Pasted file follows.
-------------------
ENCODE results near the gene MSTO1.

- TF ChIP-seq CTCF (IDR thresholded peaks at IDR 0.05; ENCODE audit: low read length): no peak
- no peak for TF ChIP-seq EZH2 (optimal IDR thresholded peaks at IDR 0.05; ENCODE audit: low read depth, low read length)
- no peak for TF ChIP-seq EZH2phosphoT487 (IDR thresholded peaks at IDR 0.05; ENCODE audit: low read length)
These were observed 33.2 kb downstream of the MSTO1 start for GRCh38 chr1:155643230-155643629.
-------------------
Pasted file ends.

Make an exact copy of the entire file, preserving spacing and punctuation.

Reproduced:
ENCODE results near the gene MSTO1.

- TF ChIP-seq CTCF (IDR thresholded peaks at IDR 0.05; ENCODE audit: low read length): no peak
- no peak for TF ChIP-seq EZH2 (optimal IDR thresholded peaks at IDR 0.05; ENCODE audit: low read depth, low read length)
- no peak for TF ChIP-seq EZH2phosphoT487 (IDR thresholded peaks at IDR 0.05; ENCODE audit: low read length)
These were observed 33.2 kb downstream of the MSTO1 start for GRCh38 chr1:155643230-155643629.